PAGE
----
DON’T allow behaviors now that you’re later going to regret. A Great Dane puppy makes a wonderful cuddle buddy on the couch. A full-grown Great Dane though? Well, we guess that depends on how big your couch is. It’s a whole lot easier to teach desired long-term behaviors once, and early on. If you don’t want your adult dog on the furniture, don’t let her do it when she’s a puppy.
DO provide lots of toys. Puppies need to chew, and if they don’t have approved chew toys they’re going to chew on other things (you know, like your shoes, table legs, and pillows). If you do notice your puppy chewing on something they’re not supposed to, immediately replace it with a chew toy. He’ll quickly learn what’s approved for noshing and what’s not.
DO give your pup plenty of exercise. A tired puppy is a happy puppy is a calm puppy! No puppy should be spending her whole day in a crate. If you’re going to be away for the day have a friend or dog walker come over to give your puppy a break and ample time to walk or run around. Most dog walking services offer puppy-specific options to help with exercise and potty training throughout the day.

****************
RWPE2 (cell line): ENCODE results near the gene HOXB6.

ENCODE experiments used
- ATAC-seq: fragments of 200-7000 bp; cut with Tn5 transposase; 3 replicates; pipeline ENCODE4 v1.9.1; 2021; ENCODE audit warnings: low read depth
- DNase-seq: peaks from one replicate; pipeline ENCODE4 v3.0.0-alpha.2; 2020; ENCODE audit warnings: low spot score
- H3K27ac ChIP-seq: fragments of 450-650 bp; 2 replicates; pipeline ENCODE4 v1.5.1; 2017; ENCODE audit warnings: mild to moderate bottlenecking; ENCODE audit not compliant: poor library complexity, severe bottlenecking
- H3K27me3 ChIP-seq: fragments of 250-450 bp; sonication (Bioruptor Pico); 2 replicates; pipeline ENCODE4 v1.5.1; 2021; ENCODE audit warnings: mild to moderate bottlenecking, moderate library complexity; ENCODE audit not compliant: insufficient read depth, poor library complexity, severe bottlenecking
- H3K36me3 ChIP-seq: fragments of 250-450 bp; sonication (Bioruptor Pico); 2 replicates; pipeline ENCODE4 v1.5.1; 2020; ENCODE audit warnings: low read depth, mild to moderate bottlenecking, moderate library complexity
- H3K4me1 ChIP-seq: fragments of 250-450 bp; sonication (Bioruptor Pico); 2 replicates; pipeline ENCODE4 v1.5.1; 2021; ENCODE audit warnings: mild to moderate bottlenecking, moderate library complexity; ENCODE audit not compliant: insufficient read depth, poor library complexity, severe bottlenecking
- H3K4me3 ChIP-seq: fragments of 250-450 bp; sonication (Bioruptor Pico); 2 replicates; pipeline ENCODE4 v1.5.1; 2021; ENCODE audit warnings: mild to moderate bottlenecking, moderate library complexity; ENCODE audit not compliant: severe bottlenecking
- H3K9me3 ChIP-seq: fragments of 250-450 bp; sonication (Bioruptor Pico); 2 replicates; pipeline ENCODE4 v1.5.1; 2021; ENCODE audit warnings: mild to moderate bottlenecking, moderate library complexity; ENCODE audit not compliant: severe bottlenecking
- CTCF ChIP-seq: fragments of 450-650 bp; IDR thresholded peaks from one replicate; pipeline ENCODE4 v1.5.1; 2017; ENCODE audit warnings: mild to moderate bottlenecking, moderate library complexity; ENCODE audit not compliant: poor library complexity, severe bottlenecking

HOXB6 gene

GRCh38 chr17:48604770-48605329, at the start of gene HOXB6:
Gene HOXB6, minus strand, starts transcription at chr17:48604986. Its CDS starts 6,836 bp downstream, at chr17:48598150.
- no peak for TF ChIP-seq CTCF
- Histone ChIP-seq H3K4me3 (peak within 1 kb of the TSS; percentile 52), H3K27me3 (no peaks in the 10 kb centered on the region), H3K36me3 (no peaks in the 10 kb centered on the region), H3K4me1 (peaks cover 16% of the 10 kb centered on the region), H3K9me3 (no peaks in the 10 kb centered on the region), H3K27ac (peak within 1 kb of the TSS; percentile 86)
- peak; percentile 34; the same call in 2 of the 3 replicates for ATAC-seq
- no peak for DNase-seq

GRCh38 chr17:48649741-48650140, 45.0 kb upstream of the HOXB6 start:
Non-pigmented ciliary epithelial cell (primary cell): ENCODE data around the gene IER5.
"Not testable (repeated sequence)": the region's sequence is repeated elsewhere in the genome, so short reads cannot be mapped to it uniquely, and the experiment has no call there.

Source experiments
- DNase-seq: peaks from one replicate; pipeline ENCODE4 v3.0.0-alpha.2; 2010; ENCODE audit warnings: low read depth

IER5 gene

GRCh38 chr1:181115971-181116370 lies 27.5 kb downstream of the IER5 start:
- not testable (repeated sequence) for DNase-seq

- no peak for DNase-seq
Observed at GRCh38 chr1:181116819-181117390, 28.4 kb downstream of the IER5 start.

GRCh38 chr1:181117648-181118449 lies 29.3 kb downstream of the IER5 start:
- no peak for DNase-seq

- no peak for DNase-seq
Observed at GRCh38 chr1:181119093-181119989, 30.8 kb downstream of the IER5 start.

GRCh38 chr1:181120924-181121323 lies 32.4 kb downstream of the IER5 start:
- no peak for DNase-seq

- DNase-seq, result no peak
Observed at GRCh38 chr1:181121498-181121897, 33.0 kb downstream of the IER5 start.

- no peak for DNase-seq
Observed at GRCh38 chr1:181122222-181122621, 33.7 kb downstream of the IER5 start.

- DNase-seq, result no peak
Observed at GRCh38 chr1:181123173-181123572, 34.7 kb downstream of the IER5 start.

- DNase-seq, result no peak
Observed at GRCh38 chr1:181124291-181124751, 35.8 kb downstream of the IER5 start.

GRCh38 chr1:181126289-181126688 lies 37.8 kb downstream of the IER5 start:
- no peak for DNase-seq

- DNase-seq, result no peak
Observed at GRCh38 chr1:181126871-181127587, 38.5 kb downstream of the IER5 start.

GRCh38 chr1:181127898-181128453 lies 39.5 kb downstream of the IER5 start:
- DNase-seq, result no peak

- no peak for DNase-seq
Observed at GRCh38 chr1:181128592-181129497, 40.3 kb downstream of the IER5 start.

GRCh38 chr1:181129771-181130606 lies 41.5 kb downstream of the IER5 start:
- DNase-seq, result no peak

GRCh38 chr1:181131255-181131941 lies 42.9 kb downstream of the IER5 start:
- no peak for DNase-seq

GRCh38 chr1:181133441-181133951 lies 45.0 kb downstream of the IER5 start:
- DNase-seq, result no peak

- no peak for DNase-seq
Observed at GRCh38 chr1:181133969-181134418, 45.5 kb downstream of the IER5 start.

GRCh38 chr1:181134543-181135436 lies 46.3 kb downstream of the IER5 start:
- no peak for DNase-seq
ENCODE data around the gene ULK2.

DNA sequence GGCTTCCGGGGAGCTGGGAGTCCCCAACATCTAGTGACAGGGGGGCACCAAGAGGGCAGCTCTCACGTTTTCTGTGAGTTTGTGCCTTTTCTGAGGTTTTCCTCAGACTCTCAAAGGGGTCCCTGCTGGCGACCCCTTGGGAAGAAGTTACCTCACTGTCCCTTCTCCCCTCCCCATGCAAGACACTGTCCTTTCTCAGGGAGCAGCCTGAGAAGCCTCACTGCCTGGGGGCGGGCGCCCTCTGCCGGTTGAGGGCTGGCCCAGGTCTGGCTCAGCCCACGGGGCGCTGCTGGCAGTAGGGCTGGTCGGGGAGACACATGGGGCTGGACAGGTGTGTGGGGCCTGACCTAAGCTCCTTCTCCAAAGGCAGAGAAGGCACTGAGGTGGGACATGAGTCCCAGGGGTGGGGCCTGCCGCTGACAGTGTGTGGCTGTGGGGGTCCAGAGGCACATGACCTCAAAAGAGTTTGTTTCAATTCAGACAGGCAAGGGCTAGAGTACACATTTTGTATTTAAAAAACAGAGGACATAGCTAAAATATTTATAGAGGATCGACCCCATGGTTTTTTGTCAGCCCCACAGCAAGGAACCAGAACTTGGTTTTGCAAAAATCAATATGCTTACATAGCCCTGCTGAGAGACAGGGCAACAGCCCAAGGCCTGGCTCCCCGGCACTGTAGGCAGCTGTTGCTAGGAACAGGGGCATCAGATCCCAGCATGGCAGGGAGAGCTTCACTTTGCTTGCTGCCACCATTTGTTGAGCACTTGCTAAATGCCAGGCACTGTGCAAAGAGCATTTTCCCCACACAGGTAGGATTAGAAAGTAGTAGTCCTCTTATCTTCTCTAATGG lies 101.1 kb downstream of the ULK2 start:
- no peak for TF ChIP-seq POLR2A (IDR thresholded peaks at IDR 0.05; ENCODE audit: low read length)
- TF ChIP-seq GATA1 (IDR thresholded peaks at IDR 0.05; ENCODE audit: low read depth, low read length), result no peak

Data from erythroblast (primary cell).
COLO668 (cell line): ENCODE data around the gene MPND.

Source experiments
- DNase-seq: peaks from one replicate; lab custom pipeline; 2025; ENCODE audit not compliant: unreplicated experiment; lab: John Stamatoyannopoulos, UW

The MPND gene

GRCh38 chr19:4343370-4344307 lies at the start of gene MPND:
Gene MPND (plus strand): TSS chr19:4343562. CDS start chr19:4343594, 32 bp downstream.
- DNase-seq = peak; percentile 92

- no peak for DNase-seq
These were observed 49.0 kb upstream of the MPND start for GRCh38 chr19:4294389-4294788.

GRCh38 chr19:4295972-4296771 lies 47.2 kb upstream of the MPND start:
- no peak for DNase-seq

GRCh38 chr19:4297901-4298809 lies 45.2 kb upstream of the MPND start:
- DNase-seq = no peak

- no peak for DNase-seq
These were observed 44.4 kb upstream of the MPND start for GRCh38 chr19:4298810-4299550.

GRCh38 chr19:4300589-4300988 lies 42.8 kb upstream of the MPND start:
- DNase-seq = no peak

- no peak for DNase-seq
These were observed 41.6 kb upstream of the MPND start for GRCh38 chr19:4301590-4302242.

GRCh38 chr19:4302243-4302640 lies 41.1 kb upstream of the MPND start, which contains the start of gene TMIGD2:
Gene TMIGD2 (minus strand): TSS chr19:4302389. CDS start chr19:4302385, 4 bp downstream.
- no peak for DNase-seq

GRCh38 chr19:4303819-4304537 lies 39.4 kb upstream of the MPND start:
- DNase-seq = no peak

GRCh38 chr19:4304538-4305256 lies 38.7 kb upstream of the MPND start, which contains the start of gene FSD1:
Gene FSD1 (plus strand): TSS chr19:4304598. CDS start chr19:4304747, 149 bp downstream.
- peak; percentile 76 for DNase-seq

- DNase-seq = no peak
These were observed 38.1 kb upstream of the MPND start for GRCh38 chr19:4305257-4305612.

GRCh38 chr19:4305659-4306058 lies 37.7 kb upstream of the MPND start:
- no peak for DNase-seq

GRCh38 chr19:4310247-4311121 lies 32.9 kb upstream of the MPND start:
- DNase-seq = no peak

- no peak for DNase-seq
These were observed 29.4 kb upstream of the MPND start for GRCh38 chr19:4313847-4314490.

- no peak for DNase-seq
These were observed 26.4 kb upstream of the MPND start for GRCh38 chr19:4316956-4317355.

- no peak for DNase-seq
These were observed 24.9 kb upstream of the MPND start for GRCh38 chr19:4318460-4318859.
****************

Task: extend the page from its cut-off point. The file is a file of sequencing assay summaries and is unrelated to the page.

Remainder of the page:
DO practice meeting new dogs and people. Puppies who are exposed to people and other dogs at a young age are more likely to become social adults. Use positive reinforcement to teach your puppy how to behave in these situations (i.e. no jumping, biting, or barking).
DON’T declaw. Declawing is painful, unnecessary, and inhumane. And despite the common myth, it’s definitely not equivalent to just giving your cat a “lifetime nail trim.” Clawing and scratching are healthy behaviors and help kittens feel comfortable and stretch their muscles. A declawed cat can feel less secure, since they rely on their claws to navigate their environment, and may develop aggression or other behavioral problems. If you’re nervous about trimming your kitten’s claws, have your vet do it with you the first few times.